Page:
Finance Ministry gauging need for further stimulus
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Finance Ministry gauging need for further stimulus

The Finance Ministry plans on assessing economic conditions over the next two months before deciding whether to roll out further stimulus measures.

If existing measures are inadequate, the government stands ready to implement additional measures and there is sufficient room for the disbursement of a fiscal stimulus budget, said Arkhom Termpittayapaisith, the finance minister, at a virtual seminar titled "The Year Ahead 2021: Navigating the Path to Recovery" held yesterday by Kiatnakin Phatra (KKP) Financial Group.

The government could also issue a second emergency loan decree if necessary, said Mr Arkhom.

Approved in April, the 1-trillion-baht loan decree was aimed at shoring up the economy as the crisis continued.

"The public debt-to-GDP ratio is at 50%, compared with the 60% ceiling rate of fiscal responsibility. We could increase the ceiling rate if necessary," he said.

Mr Arkhom said the government still has to emphasise measures to stimulate domestic demand as the country is limiting foreign tourist entry, with stringent requirements in place to curb the outbreak.

The government issued a raft of measures to shore up consumer spending since last year and is expected to continue rolling out more private consumption-oriented measures throughout 2021-22.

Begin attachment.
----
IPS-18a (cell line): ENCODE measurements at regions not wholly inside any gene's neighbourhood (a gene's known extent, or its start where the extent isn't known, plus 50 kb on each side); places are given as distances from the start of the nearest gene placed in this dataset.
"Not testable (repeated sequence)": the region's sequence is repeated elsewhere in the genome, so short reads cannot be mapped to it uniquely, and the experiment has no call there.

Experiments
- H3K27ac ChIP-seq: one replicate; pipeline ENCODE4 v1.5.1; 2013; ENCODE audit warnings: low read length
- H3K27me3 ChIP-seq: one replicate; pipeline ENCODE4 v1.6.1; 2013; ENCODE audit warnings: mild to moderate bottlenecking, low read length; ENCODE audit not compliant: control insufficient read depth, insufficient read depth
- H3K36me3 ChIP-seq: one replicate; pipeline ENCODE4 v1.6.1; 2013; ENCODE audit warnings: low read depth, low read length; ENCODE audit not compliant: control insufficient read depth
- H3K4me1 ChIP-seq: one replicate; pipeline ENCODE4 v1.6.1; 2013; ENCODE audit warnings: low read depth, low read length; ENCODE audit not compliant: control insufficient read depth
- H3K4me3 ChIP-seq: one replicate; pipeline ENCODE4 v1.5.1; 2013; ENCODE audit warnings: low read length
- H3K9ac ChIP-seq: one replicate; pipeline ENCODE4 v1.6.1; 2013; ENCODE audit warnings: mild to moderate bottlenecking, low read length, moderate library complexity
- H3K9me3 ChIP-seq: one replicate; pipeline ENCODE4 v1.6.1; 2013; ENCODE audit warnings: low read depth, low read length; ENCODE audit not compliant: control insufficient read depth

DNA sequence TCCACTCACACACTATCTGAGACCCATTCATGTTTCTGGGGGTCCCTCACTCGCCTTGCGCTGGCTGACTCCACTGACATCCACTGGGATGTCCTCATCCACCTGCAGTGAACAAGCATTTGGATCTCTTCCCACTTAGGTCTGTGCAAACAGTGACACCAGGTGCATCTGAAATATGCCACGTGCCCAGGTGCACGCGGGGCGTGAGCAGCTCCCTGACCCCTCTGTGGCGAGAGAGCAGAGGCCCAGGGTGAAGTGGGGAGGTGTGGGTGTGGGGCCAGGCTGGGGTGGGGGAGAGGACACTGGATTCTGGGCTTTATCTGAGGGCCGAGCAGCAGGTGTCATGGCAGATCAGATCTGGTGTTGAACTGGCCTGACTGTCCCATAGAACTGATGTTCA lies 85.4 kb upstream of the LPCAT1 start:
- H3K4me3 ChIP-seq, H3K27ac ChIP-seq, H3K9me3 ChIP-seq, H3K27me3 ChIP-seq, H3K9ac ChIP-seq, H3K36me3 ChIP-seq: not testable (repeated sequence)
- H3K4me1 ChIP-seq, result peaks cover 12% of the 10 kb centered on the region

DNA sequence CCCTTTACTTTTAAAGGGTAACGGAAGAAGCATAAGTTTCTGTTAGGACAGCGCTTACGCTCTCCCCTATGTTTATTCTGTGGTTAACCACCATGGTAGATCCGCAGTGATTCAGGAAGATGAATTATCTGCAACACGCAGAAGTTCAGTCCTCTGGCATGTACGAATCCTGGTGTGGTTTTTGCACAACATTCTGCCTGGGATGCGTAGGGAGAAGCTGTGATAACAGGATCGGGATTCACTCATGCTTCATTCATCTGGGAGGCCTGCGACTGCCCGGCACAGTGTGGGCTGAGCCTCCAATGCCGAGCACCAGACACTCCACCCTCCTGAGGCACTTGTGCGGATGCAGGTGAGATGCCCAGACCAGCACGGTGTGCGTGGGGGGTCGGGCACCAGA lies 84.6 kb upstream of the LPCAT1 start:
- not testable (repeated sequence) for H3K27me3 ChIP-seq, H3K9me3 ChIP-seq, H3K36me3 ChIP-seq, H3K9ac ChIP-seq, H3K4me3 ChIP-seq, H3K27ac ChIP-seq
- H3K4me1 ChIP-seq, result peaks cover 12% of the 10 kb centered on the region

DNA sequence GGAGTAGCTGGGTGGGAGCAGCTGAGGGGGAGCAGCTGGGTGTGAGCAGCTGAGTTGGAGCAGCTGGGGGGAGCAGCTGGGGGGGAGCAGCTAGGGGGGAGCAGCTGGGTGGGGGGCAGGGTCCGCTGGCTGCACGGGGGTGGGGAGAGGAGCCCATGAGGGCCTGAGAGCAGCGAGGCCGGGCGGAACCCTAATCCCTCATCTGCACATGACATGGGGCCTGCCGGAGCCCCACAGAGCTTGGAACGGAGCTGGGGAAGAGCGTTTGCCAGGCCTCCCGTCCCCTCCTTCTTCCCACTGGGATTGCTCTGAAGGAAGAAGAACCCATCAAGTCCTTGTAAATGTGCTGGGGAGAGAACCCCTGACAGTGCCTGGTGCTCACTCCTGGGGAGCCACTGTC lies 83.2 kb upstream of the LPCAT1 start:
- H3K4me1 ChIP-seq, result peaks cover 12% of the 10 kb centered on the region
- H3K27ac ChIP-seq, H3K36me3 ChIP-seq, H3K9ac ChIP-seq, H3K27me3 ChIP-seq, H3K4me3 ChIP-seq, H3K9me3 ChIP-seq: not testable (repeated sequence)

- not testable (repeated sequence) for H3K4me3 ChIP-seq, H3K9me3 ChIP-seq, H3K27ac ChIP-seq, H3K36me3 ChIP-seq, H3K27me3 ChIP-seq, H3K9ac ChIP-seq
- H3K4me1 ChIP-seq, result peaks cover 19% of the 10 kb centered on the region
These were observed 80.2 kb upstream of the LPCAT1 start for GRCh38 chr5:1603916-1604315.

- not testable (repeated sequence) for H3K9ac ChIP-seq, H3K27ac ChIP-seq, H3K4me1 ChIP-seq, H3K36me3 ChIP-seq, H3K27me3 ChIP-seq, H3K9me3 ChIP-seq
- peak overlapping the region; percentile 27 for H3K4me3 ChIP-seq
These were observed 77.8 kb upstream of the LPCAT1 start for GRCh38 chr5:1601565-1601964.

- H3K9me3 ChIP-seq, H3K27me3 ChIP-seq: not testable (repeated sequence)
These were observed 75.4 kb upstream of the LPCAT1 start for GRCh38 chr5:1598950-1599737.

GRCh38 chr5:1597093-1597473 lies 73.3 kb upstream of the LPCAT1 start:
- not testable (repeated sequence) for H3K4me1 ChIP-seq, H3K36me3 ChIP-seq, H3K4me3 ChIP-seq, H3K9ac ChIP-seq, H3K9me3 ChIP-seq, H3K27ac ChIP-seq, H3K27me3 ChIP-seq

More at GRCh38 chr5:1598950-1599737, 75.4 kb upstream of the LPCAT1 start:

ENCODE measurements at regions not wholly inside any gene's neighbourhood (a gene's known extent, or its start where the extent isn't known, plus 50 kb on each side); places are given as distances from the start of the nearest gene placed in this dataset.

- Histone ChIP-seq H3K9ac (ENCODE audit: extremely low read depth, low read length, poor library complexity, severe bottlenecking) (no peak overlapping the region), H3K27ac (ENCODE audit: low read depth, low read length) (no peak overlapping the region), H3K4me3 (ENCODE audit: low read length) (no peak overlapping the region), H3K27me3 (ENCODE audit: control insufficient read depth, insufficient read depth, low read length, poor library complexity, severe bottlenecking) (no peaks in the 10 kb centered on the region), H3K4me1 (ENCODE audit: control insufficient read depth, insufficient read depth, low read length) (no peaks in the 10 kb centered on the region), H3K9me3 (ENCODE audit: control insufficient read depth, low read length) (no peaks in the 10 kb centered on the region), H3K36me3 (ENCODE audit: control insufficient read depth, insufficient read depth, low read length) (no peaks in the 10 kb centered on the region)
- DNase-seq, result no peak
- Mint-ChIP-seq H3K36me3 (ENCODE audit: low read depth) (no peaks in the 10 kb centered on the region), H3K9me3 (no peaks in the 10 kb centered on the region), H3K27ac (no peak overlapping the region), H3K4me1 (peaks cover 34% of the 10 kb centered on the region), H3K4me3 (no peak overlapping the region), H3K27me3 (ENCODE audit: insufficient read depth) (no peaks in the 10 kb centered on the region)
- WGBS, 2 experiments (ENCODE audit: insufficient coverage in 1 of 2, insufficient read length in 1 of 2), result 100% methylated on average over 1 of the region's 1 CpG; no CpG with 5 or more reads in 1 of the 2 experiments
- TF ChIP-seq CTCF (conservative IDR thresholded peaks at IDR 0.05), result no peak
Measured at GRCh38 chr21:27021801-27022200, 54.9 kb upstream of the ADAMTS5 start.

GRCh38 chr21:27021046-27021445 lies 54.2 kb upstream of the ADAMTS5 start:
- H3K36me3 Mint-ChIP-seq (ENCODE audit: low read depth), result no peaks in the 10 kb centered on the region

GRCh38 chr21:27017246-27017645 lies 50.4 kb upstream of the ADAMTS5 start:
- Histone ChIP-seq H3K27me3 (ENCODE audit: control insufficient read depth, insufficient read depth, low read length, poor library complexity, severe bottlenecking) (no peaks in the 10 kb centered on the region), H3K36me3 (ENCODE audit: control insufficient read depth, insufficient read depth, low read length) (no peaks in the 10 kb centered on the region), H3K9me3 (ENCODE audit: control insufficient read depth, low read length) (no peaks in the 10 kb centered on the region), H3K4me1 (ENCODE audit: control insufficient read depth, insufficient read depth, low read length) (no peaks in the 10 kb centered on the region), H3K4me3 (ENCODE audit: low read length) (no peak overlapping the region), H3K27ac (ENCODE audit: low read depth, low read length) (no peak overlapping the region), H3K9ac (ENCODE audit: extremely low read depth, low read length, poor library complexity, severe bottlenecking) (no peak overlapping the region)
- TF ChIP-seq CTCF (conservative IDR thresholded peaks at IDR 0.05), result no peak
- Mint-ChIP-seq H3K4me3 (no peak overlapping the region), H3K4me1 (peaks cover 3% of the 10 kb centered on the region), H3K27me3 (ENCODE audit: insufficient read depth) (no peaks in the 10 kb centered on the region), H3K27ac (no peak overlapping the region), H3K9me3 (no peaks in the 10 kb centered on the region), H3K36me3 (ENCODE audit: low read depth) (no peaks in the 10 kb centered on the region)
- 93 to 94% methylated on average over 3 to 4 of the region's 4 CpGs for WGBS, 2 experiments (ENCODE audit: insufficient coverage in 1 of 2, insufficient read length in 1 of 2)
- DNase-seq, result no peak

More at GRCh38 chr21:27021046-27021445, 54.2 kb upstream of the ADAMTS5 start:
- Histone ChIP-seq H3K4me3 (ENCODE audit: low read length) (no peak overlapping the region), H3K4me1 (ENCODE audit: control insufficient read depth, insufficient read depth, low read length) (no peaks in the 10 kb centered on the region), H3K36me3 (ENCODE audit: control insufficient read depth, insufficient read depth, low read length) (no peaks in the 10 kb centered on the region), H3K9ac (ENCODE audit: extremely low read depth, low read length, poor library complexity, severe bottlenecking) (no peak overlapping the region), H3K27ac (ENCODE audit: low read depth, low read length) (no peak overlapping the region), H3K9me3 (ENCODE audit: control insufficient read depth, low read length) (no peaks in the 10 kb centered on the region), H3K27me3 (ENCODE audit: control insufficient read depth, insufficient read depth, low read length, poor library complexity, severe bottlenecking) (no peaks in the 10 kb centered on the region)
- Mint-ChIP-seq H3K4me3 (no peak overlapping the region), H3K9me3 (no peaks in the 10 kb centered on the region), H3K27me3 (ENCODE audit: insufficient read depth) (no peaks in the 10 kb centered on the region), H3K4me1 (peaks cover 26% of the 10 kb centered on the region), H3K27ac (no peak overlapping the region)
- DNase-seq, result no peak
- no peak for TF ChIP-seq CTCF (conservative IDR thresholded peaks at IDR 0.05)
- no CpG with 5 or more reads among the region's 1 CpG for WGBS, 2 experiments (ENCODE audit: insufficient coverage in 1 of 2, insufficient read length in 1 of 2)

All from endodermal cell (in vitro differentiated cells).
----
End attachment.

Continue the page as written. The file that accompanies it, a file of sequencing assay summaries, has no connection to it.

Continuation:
Private consumption accounts for 50% of Thailand's GDP.

On Tuesday, the cabinet confirmed 210 billion baht in handouts to alleviate hardship caused by the latest outbreak.

Under a new financial aid scheme known as "Rao Chana" (We Win), the government will provide a total of 7,000 baht per person over two months through money transfers, covering 31 million people affected by the pandemic.

The number of eligible people is lower than last year's financial remedy of 15,000 baht over three months because the Rao Chana scheme has a screening procedure, said Mr Arkhom.

The scheme stipulates those who have deposits in their bank accounts of over 500,000 baht and have tax-adjusted income of more than 300,000 baht are ineligible for financial relief.

Under the 1-trillion-baht emergency loan decree, 390 billion was used for last year's 15,000-baht financial remedy scheme, 120 billion was allocated for economic rehabilitation and around 200 billion is being used for the 7,000-baht financial relief scheme, said Mr Arkhom.

Whether the budget is sufficient depends on the length and scope of the outbreak, he said, noting vaccines are key for making this determination.

Supavud Saicheua, an adviser for KKP Financial Group, said the second wave of outbreaks in Thailand could shave off 1.5% of the country's GDP growth, making full-year economic growth expand by around 2-2.5%.

Thai economic growth could contract for a second year if the pandemic continues to rage in the second quarter and foreign tourists remain barred from entry, said Mr Supavud.

The Bank of Thailand forecasts Thailand's GDP will contract by 6.6% in 2020 and forecasts 3.2% growth for this year, though the central bank admits the outlook could be cut in response to the recent domestic outbreak.

Foreign tourist arrivals were previously projected at 6-7 million this year, but the second wave could cause that estimate to dwindle to 2 million, a far cry from the usual 40 million per year, said Mr Supavud.

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